One of the reasons I haven’t been blogging much recently is that things are still a little tough at the moment, and I don’t want this to turn into a non-stop moan. That kind of thing might (you never know) get kinda tiresome.
Something that brightened me up was rediscovering the Angry Alien website, and finding that there are even more examples of 30 Second Bunnies Theatre. Go look at it- it’s quite, quite wonderful.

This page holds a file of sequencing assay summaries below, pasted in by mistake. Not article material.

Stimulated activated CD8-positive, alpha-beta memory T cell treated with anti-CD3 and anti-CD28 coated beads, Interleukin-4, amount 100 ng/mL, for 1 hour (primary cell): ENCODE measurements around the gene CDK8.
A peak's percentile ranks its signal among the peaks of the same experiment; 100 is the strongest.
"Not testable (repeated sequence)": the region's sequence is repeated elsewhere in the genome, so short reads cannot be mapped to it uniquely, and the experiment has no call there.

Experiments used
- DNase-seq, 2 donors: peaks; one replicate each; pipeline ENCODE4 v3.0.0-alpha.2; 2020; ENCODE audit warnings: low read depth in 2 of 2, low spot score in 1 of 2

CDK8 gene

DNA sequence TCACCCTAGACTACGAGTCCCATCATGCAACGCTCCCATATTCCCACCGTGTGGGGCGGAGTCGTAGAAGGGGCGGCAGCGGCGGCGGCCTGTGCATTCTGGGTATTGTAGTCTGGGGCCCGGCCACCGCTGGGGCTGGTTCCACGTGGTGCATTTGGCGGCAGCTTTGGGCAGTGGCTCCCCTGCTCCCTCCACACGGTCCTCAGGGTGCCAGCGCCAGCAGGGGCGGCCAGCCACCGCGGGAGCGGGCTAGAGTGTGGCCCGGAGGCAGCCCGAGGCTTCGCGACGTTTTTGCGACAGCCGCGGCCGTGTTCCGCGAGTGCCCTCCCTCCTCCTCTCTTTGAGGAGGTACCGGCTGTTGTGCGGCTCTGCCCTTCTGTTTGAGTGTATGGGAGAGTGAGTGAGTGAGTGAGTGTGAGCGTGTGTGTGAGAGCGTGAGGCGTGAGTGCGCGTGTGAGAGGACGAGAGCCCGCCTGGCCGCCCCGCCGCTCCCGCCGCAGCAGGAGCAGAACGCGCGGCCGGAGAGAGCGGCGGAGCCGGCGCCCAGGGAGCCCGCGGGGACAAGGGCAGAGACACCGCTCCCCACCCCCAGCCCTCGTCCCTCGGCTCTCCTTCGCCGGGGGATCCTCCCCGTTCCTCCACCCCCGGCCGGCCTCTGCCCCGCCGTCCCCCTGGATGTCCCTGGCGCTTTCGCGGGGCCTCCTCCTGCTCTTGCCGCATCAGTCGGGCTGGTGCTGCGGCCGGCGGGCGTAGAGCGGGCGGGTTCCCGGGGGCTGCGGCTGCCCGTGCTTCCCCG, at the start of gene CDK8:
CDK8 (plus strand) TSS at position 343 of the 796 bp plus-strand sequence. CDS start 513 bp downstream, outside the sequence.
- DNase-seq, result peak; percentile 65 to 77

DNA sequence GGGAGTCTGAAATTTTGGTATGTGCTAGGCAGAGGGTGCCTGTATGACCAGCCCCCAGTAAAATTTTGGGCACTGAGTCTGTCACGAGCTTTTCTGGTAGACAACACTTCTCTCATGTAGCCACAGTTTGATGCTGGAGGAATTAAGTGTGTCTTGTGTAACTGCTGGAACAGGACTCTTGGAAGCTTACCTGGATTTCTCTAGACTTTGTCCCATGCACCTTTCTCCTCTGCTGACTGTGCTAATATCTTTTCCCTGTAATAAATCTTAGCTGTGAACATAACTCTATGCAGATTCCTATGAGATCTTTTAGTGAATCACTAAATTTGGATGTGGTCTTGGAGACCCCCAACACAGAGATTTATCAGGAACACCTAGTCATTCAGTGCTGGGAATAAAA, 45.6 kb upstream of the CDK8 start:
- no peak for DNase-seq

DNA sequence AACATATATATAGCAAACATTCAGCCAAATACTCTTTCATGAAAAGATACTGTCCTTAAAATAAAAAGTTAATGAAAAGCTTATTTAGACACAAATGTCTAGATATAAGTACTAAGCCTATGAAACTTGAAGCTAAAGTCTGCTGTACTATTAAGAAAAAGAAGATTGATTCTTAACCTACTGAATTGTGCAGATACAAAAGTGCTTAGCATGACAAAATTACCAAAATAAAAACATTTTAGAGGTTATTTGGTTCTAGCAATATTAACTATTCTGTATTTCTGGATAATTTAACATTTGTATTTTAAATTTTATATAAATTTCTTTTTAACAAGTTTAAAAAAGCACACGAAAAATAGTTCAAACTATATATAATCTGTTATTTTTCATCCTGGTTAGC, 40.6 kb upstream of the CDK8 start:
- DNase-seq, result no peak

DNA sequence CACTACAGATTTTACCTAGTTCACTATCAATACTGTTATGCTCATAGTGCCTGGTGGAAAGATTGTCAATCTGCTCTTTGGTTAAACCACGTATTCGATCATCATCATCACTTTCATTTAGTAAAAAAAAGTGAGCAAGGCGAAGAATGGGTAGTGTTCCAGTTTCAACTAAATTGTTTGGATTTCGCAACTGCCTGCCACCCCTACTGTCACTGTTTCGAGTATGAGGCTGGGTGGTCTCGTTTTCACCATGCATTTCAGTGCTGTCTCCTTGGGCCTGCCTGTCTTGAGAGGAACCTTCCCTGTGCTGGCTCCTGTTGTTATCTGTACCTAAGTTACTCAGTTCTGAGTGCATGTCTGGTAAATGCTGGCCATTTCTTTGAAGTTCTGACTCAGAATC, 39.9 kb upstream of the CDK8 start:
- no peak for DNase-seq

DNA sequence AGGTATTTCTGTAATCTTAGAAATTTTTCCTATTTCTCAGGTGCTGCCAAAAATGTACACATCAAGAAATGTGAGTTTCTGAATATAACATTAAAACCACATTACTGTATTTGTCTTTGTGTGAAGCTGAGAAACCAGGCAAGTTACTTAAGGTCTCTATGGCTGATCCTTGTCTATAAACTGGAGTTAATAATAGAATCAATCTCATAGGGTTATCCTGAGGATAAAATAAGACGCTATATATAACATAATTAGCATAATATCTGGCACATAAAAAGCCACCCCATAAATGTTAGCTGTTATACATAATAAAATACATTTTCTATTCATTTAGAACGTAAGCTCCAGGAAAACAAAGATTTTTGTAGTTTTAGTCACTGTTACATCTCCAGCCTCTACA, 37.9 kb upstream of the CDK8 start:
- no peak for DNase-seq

I’ve spent most of the day doing reviews, and listening to the latest Doctor Who audio drama produced by Big Finish productions, which was much better than I expected. I’m trying to get another chunk of work out of the way- tomorrow, I’ve got a screening, and I’m working on plot outlines and character breakdowns. Same for Tuesday. Then, from Wednesday, I’m back in novel-writing mode. Financially speaking, we’re very rocky at the moment- and I’d rather go all out for the next few weeks and get this bastard done, then have to worry about money. We’ve got enough to tread water for a while, and a load of money came in over the last few days. It’s rather hard at the moment, and I need something to smile about, so it’s writing until my fingers fall off. I’ll try and blog, even if it’s just a few incoherent sentences. I’m also trying to rearrange and redesign my website to make putting things up easier. There’s a whole load of Hotdog stuff that needs to go online, simply because I’d like it to go to some use now that I’m not going to get paid for it.